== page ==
Onsight 3D

Posted on 31 May 2012

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This Onsight OS3D plugin by Nick Shaw for FCP is a free alternative to the great Dashwood Stereo 3D toolbox 3D.

Onsight 3D screenshot

It is a bit limited, but a great start if you want to try 3D editing in FCP. As I work with 1920×1080 only, the main difference to me is that Dashwood has more output options and a global 3D output as well as a 2D bypass setting, so you don’t have to change each of the (hundreds of) clips in your edit if you want to switch from anaglyph (useful for budget checking) to side-by-side (for final checks). If you need more output options like line-by-line interlaced or top/bottom, you’ll need to buy the Dashwood plugin anyway.

Workflow

These are my first thoughts on working with Onsight 3D. It’s easy to install and use. The basics are the same as with the Dashwood plugin, you can import different types of 3D source material, it has an image well like Dashwood. I am working with 2x full HD source, so to me the image well was the easiest solution. I can make the edit in 2D with the left eye only. Then, when I am happy, I will lock the edit to take it to color and sound, as well as S3D mastering. I don’t know if there is a proper name for this yet, but I like to do all the 3D adjustments after the edit, instead of the current trend to do this before editing. I believe that adjusting HIT should be done considering the cuts between shots, for continuity of the zero parallax point.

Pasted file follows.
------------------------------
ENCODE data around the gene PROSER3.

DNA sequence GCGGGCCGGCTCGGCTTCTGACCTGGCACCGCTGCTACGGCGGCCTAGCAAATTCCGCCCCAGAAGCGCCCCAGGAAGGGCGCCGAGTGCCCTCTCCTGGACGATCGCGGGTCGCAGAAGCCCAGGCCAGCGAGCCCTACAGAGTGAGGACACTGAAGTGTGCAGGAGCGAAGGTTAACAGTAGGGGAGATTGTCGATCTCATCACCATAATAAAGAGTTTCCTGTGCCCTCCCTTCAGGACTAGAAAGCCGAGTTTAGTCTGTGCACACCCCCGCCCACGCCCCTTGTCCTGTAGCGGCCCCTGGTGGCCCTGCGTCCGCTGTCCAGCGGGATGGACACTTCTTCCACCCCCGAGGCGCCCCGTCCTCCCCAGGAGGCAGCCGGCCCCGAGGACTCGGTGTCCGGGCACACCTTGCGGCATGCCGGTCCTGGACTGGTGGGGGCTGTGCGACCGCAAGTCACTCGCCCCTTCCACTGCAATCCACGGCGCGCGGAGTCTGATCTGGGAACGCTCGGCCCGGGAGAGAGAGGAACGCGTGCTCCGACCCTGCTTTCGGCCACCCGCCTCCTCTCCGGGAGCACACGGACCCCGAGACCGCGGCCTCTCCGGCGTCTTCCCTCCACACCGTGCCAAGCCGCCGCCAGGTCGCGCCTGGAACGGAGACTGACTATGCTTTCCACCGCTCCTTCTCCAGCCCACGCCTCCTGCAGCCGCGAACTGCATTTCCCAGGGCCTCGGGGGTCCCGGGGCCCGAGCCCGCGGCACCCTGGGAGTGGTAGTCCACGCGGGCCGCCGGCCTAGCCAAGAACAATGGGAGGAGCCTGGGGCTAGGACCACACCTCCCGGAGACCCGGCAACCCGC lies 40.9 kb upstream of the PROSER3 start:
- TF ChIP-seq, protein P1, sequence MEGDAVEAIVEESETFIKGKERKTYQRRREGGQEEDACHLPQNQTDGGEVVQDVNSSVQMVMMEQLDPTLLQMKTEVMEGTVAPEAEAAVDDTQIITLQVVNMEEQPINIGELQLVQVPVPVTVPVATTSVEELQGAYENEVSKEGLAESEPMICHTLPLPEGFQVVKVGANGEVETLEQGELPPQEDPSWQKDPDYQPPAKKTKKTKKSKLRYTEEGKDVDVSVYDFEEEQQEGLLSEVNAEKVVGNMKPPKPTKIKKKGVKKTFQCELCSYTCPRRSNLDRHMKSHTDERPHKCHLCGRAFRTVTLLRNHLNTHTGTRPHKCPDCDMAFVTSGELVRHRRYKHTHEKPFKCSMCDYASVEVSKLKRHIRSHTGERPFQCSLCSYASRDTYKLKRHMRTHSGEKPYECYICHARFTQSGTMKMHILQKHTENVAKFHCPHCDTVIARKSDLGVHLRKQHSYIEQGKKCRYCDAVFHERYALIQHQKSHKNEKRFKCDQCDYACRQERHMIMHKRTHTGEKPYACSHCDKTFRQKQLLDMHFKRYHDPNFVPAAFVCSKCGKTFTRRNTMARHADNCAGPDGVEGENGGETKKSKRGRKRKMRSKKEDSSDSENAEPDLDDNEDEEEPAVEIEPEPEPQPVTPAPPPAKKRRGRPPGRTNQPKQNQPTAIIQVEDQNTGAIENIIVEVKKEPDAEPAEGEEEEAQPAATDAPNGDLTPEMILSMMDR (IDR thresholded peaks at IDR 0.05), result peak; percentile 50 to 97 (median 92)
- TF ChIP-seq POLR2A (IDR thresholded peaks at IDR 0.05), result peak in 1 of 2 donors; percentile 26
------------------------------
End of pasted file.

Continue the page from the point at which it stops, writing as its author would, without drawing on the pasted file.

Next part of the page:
Adding right-eye

First, I add the Onsight plugin to the first clip. I make my basic settings, like ‘right eye in well’ and ‘anaglyph output’. Then I copy the clip and choose ‘paste attributes’ to add this filter to all other clips in one step. Then I select the first clip again, drag the corresponding right-eye clip to the well and use my arrow-down key to go to the next clip. In FCP7, it will open this clip automatically in the filters tab, so all I have to do is look for the right right-eye clip and drag it to the well. I can hear you think: why not do this before editing. Yes, I might have to do this a few times for the same masterclip, if I did cut it up. On the other hand, I do not have to do this for all the footage I didn’t use!

If you have applied a keyframed speed correction in the 2D edit (which, by the way, is a bad thing to do in FCP) you will need to copy the (full) right-eye clip to a disabled track on the timeline first. Copy the left eye clip and then paste the ‘speed’ settings to the right eye clip. The timing of the keyframes is calculated from the start of the left-eye masterclip to the start of the clip in your sequence, so you will only get it right if you trim the clip AFTER you pasted these speed settings. Then, drag this clip from the sequence to the image well of the left-eye Onsight filter. If you are happy with the result, you can delete the right-eye clip from the timeline. I have to say that I have seen temporal disparity because of FCP speed adjustments, so be careful!

Disparity correction

Now the interesting part: correcting disparity. Fortunately, using the Z10000 I don’t have to correct for keystoning, sync etc etc. The only thing I found is that – for some reason I still don’t really know – is that sometimes there is a sync offset that I need to correct with the sync adjust feature of Onsight, which can adjust in one-frame steps, up to 1000 frames in either direction. The reason might be the conversion to prores, but it might also have something to do with the fact that I like to use motion -> opacity on a lot of clips. I found that the clips with motion added and deleted later are infected by this ‘bug’ for sure.